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Title:Molecular, genetic, and biochemical studies of mannityl opine utilization by Agrobacterium tumefaciens: Its evolutionary implications
Author(s):Kim, Kun-Soo
Doctoral Committee Chair(s):Farrand, Stephen K.
Department / Program:Microbiology
Degree Granting Institution:University of Illinois at Urbana-Champaign
Subject(s):Biology, Molecular
Biology, Microbiology
Chemistry, Biochemistry
Abstract:Agrobacterium strain NT1 harboring pSaB4, which contains the 14-kb BamHI fragment 4 from the octopine/mannityl opine-type Ti plasmid pTi15955, grows well with agropine (AGR). However, this strain grows slowly with mannopine (MOP) as sole carbon source, but gives rise to spontaneous mutants which grow as fast on this opine as does wild type cells. DNA sequence analysis of the region necessary for utilization of these opines revealed seven putative genes; moc (manniyl opine catabolism) D and E, oriented from right to left, and $mocRCBAR\sp\prime$, from left to right. MocD is a homologue of the anabolic conjugase encoded by mas2$\sp\prime$ required for MOP biosynthesis encoded on the T$\sb{\rm R}$ region of pTi15955. MocE and MocC have homologies with the amino half and the carboxyl half, respectively, of Mas1 (MOP reductase), the second enzyme for MOP biosynthesis encoded by mas1$\sp\prime$. MocR and MocR$\sp\prime$ are related to each other, and to the putative repressor for the AGR degradation system encoded by the agropine-type rhizogenic plasmid pRiA4. MocB and MocA are homologues of 6-phosphogluconate dehydratase and glucose-6-phosphate dehydrogenase, respectively.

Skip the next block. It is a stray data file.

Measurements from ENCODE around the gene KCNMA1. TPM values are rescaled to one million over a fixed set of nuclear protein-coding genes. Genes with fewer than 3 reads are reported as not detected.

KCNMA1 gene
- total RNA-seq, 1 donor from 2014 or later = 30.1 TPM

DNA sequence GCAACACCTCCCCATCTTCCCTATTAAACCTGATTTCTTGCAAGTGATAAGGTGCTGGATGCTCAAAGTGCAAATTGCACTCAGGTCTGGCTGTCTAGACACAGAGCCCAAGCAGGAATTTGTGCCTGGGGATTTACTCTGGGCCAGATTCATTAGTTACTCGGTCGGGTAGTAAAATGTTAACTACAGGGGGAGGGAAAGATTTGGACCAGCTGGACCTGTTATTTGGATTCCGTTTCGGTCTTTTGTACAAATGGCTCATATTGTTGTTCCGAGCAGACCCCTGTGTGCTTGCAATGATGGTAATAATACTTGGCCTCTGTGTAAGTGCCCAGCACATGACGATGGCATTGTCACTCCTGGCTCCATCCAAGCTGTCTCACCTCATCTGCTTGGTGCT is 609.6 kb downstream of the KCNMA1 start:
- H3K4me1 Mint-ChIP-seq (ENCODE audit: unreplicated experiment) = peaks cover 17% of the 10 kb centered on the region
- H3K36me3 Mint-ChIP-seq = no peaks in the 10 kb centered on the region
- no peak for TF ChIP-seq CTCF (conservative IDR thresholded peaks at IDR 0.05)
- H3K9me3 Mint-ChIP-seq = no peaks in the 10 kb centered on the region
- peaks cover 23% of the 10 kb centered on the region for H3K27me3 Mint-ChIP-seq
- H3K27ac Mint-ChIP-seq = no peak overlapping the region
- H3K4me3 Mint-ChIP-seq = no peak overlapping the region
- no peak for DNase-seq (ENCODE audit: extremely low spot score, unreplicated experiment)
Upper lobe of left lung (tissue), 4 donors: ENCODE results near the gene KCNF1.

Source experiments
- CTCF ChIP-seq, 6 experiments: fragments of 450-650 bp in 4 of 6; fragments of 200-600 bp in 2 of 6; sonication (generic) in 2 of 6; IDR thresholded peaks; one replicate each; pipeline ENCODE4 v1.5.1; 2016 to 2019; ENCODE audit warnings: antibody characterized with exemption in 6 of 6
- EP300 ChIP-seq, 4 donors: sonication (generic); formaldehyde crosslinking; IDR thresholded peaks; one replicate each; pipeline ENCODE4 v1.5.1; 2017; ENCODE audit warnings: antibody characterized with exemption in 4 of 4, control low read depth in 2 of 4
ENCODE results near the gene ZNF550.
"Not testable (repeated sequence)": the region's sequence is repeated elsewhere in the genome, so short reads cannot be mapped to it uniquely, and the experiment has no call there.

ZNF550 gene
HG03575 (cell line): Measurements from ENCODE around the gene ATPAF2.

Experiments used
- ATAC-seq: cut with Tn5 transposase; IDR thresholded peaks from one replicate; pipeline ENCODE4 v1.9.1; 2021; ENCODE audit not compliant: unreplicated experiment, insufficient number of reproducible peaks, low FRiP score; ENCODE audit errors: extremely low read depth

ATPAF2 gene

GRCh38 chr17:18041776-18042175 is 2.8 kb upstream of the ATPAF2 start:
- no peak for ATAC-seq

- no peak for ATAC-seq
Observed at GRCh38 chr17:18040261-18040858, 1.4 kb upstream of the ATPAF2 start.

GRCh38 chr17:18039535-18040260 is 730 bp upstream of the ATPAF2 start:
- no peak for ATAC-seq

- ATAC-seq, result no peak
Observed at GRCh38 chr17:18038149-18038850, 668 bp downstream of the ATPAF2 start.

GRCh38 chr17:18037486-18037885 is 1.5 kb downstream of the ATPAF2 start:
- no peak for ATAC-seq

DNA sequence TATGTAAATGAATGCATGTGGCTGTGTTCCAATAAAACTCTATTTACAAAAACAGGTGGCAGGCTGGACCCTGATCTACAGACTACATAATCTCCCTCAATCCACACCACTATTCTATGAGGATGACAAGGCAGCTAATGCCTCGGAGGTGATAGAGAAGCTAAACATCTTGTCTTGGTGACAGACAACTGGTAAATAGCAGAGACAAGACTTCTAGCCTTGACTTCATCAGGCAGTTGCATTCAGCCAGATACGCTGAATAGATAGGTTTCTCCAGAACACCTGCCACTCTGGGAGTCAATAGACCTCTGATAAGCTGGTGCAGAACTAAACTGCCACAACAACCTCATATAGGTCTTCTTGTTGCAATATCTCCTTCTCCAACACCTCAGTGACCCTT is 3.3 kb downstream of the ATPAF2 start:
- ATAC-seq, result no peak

mocC, mocD, and mocE were cloned and expressed in E. coli. A cell lysate prepared from E. coli strain DH5$\alpha$ expressing mocC contained an enzymatic activity that, in the presence of NAD$\sp+$, converted MOP to Santhopine (SOP). Biochemical and genetic studies suggest that both MocD and MocE are required for the degradation of SOP. These results indicate that the biochemical pathway for degradation of MOP is the reverse of that for biosynthesis of the opine by plant tumors, suggesting that the moc genes and the mas genes evolved from common ancestors. Molecular genetic studies indicated that the bacterial chromosome as well as the 450-kb megaplasmid pAtC58 of Agrobacterium encode genes that provide an alternate pathway for utilization of SOP.
We also found that MOP is toxic to cells when it accumulates intracellularly, suggesting that the opine may assist MOP-utilizing agrobacteria to colonize tumors by inhibiting other related soil bacteria that can take up but cannot degrade this opine.
Issue Date:1995
Rights Information:Copyright 1995 Kim, Kun-Soo
Date Available in IDEALS:2011-05-07
Identifier in Online Catalog:AAI9624391
OCLC Identifier:(UMI)AAI9624391

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